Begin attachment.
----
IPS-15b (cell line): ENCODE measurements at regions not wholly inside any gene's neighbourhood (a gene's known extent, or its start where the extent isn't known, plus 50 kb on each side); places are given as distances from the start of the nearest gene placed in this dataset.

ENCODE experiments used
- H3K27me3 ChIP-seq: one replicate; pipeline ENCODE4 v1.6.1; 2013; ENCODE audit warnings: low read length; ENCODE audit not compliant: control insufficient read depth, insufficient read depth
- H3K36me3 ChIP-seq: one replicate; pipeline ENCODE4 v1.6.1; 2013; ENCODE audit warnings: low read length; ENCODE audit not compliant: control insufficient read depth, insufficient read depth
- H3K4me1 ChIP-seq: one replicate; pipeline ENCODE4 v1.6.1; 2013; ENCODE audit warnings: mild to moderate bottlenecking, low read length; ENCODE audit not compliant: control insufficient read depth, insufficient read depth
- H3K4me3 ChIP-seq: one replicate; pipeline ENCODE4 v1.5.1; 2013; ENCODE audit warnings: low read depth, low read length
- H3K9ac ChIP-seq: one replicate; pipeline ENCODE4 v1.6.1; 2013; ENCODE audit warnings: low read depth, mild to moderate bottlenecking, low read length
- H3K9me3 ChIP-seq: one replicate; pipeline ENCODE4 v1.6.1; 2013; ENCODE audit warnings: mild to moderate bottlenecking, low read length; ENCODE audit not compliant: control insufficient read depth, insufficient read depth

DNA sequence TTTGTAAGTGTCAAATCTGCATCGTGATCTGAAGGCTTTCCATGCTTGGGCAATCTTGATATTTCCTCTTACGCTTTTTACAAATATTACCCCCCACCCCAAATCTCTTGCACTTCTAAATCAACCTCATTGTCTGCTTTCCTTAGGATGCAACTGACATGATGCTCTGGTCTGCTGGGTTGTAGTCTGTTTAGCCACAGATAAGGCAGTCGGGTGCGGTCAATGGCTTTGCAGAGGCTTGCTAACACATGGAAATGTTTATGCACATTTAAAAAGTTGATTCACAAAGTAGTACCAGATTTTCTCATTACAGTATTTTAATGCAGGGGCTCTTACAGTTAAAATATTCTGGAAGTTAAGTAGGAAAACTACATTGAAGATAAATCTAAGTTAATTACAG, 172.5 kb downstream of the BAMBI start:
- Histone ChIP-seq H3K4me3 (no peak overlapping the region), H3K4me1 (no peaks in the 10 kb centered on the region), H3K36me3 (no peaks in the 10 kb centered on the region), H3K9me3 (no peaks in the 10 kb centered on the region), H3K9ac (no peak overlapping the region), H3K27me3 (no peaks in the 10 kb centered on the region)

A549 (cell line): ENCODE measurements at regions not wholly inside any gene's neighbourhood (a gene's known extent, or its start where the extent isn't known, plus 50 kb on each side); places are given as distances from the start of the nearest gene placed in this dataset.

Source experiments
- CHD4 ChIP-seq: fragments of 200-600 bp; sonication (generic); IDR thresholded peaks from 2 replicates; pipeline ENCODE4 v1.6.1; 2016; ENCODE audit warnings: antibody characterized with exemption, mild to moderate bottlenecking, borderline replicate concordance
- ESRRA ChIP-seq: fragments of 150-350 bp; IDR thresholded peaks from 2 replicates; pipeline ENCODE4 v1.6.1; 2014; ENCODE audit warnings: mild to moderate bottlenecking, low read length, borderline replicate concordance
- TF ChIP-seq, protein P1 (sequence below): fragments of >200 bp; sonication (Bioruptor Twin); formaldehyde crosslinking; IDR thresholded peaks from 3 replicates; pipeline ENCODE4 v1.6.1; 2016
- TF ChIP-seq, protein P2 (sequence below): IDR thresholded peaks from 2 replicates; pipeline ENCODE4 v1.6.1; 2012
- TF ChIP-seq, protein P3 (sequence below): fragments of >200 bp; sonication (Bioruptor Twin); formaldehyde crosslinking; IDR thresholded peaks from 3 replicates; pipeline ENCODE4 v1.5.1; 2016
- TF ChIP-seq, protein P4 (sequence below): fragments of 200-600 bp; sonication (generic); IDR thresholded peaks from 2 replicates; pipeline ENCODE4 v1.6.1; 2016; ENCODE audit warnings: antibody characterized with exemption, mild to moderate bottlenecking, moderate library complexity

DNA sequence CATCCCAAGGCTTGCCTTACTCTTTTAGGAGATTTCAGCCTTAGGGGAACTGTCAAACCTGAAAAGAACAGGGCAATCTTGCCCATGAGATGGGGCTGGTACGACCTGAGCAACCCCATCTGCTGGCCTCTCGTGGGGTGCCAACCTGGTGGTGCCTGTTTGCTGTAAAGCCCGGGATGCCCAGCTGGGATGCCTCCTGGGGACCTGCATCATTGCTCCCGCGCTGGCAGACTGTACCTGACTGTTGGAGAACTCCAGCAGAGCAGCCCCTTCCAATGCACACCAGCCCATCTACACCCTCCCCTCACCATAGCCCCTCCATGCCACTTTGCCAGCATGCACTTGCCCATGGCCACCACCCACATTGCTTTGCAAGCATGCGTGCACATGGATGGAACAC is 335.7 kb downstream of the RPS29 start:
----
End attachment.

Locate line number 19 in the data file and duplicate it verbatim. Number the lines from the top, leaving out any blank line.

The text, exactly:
DNA sequence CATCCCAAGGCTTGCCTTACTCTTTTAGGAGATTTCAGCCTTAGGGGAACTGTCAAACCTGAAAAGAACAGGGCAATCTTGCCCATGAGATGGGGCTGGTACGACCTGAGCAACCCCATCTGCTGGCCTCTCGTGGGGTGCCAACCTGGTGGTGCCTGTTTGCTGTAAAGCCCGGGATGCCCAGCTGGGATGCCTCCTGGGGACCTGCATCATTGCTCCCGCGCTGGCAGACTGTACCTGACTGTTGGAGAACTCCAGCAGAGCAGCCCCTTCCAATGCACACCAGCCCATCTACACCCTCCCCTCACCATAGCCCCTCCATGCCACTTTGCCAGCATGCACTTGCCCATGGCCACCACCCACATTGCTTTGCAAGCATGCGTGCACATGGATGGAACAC is 335.7 kb downstream of the RPS29 start: